Increases in Endophyte Incidence in Perennial Ryegrass at Palmerston North, Manawatu, New Zealand

  • D. E. Hume
  • J. L. Brock

Abstract

New Zealand perennial ryegrass (Lolium perenne) pastures generally have a high incidence of endophyte (Neotyphodium lolii) infected tillers (Hume 1993), and increases in incidence are not uncommon. Prestidge et al. (1984) recorded an increase from 8% infection six months after sowing to 40% 18 months after sowing. Newly sown pastures sown with high endophyte seedlines at Palmerston North provided an opportunity to assess whether similar changes would also occur in this situation. This paper reports results over the first 13 months following sowing.

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References

  1. Barker G.M. Effect of temperature on development and survival of Argentine stem weevil (Listronotus bonariensis) immature stages. New Zealand Journal of Zoology 15: 387–390.Google Scholar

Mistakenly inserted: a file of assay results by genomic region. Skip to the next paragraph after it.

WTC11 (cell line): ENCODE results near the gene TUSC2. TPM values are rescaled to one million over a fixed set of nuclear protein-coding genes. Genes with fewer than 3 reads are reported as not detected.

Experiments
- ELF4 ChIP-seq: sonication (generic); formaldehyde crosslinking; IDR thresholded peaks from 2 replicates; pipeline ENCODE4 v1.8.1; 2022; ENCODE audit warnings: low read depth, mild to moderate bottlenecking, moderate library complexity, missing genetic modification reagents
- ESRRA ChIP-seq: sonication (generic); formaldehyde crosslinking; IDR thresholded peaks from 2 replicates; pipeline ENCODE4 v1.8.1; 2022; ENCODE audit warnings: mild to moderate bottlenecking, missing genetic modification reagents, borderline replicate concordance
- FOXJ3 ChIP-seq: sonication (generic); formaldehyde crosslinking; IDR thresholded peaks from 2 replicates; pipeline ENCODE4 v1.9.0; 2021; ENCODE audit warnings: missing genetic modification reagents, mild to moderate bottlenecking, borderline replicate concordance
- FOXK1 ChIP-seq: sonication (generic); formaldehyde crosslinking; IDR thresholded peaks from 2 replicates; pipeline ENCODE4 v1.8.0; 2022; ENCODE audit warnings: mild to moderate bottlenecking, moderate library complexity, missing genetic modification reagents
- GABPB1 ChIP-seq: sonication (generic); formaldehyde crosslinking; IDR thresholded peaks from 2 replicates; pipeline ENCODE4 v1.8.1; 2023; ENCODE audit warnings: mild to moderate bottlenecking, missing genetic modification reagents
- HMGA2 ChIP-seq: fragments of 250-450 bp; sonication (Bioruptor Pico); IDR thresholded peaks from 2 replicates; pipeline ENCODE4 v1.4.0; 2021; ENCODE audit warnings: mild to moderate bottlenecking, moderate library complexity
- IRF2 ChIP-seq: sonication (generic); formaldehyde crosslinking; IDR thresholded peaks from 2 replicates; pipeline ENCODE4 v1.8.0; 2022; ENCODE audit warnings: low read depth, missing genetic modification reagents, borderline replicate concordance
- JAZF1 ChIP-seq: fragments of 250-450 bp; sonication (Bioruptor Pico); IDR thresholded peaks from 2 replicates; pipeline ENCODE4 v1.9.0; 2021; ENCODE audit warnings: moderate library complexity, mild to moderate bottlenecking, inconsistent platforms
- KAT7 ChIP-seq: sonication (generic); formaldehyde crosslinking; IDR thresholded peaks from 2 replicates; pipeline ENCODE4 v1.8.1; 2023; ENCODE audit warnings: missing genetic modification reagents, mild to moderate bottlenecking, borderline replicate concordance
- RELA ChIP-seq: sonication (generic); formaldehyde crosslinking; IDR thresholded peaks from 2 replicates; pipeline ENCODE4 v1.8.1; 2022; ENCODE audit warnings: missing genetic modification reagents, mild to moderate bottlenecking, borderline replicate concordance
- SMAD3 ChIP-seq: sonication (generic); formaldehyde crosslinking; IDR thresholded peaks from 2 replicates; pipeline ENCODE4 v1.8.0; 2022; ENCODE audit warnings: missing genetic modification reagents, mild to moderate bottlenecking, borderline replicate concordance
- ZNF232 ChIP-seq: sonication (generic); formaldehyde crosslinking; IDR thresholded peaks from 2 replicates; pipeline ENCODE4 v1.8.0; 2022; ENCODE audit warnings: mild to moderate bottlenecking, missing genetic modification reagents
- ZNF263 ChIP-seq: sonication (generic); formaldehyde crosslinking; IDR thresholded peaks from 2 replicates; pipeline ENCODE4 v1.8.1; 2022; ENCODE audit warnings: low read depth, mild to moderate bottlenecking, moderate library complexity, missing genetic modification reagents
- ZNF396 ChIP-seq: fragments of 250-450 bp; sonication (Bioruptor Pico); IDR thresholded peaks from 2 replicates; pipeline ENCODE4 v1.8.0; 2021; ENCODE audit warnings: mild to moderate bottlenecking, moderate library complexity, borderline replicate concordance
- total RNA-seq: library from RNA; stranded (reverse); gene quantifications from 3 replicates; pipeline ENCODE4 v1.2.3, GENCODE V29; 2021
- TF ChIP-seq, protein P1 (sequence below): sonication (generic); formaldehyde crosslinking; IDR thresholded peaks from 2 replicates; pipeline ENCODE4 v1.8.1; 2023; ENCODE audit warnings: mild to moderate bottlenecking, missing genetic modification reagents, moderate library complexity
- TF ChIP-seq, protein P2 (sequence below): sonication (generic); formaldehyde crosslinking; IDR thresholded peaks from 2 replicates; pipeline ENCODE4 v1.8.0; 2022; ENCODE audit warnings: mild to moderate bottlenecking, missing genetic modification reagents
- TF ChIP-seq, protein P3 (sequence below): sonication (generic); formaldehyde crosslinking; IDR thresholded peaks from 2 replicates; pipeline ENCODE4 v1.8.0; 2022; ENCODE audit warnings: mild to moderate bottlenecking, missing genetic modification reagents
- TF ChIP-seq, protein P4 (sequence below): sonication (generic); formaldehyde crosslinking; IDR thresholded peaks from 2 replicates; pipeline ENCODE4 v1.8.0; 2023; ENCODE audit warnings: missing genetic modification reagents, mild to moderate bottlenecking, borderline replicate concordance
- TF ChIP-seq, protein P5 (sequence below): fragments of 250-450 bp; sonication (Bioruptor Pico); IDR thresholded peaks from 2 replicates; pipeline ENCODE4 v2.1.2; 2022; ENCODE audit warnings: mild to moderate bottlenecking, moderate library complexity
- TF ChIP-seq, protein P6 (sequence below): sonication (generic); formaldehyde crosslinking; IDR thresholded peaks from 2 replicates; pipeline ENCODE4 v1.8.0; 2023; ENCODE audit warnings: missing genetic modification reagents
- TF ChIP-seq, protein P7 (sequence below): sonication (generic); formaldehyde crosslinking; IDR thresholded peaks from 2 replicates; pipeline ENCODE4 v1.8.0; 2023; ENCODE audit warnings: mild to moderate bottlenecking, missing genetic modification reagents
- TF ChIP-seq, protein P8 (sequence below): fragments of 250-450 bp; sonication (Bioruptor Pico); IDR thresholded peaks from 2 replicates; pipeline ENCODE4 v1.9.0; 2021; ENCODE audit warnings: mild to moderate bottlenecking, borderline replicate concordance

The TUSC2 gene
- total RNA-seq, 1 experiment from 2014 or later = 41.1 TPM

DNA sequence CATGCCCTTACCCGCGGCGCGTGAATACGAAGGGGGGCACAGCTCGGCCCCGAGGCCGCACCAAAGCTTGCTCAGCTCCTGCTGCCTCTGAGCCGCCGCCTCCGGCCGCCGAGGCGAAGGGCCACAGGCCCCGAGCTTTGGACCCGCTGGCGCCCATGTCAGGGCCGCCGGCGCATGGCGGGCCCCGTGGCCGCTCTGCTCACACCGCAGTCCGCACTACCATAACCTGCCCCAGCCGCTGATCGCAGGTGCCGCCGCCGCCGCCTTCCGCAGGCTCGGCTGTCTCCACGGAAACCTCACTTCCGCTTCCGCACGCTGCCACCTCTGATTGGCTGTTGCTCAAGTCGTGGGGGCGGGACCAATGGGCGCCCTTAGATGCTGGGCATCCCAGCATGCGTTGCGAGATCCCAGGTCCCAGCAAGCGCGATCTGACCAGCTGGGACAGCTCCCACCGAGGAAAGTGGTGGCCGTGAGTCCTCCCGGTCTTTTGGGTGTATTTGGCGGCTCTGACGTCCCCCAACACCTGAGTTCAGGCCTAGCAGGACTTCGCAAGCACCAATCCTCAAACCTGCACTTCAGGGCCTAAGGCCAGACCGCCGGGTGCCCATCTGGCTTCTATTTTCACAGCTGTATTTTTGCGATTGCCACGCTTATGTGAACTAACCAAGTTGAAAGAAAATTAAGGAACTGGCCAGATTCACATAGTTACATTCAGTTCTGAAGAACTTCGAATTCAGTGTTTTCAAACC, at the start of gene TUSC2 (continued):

2. Hume D.E. 1993. Agronomic performance of New Zealand pastures: Implications of Acremonium presence. pp. 31–38. In: Proceedings of the Second International Symposium on Acremonium/Grass Interactions: Plenary Papers. Eds. D. E. Hume, G. C. M. Latch, H. S. Easton. AgResearch, Palmerston North, New Zealand.Google Scholar
  3. Prestidge R.A., S. van der Zijpp, and D. Badan. 1984. Effects of Argentine stem weevil on pastures in the Central Volcanic Plateau. New Zealand Journal of Experimental Agriculture 12: 323–331.Google Scholar

Copyright information

© Springer Science+Business Media New York 1997

Authors and Affiliations

  • D. E. Hume
    • 1
  • J. L. Brock
    • 1
  1. 1.AgResearchPalmerston NorthNew Zealand

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